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1 - Hercules and the Millennial Generation

Published online by Cambridge University Press:  24 April 2021

Antony Augoustakis
Affiliation:
University of Illinois
Stacie Raucci
Affiliation:
Union College, Schenectady, NY
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Summary

Hercules films and television programs have proliferated in three clusters of concentrated production and wide popularity. The first consists primarily of the European “ancients” produced between 1958 and 1965; the second of the 1990s television series Hercules: The Legendary Journeys, its spinoffs, and the Disney film (1997); and the third of the recent 2014 Hercules products that have been offered in the new millennium. Classical reception studies focusing on the modern era often require the preliminary steps of identifying, collecting, and surveying the corpus to be investigated. This is certainly true for the filmed Hercules corpus studied here, so the relatively limited critical and scholarly analysis that has already been published will be relegated to the scholarly citations, while the purpose here is to survey the corpus, the origins of each cluster, their chronological span, media types, and plot range. In this instance, in assembling the Hercules corpus of the past sixty years, we will see the various characterizations of the ancient hero. Also a significant by-product will be the observation that the mythological figure Hercules has generated an extraordinarily large and varied number of filmed products that differentiates him from other successfully dramatized legendary figures.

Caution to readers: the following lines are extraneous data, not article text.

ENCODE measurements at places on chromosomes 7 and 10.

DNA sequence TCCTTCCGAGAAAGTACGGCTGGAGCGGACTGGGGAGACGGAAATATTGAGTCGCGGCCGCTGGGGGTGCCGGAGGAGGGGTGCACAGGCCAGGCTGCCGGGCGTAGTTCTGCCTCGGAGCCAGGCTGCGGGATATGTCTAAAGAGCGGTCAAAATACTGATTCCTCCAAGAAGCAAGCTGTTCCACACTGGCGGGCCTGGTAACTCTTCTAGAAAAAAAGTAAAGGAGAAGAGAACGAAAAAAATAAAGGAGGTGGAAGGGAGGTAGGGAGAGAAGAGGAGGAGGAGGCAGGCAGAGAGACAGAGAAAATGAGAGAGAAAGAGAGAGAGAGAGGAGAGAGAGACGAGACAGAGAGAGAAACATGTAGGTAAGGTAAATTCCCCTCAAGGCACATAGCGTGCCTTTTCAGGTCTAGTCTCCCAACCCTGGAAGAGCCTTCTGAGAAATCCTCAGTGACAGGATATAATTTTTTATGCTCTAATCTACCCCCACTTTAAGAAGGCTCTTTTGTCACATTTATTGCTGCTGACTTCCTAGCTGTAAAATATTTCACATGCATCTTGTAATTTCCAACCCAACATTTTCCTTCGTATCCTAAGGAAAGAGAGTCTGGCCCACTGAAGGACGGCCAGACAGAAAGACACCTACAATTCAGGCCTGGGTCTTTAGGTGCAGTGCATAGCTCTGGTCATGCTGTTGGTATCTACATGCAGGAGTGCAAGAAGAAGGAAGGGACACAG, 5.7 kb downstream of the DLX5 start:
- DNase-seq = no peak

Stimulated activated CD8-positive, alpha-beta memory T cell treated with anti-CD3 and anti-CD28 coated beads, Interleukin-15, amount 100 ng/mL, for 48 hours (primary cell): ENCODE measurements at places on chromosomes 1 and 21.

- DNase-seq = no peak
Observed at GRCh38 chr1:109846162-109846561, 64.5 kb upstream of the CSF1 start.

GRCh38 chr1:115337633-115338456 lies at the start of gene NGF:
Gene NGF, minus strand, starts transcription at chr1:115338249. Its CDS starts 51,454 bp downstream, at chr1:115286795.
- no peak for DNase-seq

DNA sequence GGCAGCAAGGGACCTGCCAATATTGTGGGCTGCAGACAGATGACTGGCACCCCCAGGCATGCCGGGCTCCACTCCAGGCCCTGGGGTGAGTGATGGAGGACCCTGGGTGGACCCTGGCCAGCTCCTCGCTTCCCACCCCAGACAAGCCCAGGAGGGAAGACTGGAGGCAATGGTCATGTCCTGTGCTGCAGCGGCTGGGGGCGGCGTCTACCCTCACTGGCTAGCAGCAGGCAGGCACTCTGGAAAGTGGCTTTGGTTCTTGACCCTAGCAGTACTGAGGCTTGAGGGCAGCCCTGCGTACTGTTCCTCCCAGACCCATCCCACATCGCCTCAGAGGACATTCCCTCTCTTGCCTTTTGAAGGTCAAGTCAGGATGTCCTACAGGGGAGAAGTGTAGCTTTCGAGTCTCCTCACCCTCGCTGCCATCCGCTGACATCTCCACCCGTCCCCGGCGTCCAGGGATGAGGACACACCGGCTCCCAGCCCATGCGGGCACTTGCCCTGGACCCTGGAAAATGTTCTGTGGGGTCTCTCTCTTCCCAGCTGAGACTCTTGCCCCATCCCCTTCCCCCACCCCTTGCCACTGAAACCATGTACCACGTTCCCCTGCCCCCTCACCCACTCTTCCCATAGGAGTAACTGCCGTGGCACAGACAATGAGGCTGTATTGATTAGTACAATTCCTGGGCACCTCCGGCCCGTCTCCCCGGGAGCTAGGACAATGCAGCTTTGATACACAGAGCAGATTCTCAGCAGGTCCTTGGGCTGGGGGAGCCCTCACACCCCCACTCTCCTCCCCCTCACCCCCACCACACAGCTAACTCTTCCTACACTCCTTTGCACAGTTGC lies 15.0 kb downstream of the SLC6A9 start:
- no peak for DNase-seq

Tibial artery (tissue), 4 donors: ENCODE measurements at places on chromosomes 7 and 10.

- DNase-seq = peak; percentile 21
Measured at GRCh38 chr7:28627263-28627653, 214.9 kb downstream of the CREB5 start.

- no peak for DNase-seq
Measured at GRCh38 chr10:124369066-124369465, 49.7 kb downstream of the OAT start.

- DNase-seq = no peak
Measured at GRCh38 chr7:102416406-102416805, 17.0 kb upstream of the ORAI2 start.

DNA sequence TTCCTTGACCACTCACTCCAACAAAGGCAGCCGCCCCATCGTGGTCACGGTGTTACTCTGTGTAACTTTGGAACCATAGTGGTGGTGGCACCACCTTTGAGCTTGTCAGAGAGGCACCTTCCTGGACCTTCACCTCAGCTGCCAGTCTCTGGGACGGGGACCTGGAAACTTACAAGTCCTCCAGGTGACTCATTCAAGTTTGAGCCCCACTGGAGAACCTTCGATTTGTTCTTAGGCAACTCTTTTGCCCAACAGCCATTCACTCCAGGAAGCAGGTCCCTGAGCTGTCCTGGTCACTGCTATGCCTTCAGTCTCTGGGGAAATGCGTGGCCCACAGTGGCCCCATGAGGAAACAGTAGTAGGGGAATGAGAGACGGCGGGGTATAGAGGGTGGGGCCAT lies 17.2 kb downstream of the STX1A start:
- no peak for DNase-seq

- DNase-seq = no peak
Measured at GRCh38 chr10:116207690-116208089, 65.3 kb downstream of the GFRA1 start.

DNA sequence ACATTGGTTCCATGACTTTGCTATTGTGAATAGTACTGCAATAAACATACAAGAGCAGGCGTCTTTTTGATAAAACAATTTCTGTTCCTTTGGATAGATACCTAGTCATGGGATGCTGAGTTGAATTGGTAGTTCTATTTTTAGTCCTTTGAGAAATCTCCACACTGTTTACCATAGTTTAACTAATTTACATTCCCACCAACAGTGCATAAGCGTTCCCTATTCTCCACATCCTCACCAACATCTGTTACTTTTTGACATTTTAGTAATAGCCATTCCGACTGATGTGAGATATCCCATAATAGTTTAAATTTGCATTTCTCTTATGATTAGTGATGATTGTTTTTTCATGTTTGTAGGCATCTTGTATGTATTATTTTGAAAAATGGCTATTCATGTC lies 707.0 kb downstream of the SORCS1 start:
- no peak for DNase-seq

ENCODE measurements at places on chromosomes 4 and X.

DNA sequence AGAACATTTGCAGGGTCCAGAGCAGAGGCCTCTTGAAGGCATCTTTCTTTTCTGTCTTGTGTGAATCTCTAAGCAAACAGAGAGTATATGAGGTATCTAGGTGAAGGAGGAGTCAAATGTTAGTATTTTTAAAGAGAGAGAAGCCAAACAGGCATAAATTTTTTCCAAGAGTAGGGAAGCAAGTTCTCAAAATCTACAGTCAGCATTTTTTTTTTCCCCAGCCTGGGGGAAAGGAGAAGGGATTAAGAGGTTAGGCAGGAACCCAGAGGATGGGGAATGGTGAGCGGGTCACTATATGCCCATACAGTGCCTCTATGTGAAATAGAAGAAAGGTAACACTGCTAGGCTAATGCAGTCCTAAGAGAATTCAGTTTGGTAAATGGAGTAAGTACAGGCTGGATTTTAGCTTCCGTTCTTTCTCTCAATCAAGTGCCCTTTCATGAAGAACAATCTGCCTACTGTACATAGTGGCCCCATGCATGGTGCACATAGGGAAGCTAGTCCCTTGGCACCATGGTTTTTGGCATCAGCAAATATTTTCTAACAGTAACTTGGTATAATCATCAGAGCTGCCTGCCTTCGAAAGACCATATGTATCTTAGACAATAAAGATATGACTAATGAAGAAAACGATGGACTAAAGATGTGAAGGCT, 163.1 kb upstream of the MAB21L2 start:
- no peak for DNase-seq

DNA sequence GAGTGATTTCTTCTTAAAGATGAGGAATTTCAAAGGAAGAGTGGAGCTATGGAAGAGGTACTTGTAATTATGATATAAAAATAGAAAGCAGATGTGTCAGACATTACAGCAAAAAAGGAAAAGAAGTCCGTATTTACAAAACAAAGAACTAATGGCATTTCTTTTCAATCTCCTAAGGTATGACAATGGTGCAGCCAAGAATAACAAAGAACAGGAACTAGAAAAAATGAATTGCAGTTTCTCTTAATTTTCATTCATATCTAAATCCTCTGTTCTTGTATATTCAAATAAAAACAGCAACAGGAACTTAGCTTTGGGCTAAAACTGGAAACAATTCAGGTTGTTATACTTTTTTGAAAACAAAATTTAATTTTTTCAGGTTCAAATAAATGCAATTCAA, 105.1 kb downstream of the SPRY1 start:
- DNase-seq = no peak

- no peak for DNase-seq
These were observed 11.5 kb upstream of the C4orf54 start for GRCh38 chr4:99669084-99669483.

CLUSTER ONE

The first cluster begins with Italian producer Federico Teti, who in 1957 invited a 1950s Mr. Universe, Steve Reeves, to play the role in Galatea Film's Le fatiche di Ercole, directed by Pietro Francisci, a film that claimed to have adapted Apollonius’ Argonautica but focused more on physical, political, and romantic labors for Hercules. The film might have languished in Italy, but Joseph E. Levine, as he told Variety, refurbished it for American audiences and spent enormous sums of money on promotion.

When I was told about “Hercules,” I flew over to Italy to look at it. The picture broke down when we were showing it, the titles were bad, it was in Italian and I couldn't understand it, but there was something in it that made me realize there was a potential fortune tied up in it.

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Publisher: Edinburgh University Press
Print publication year: 2018

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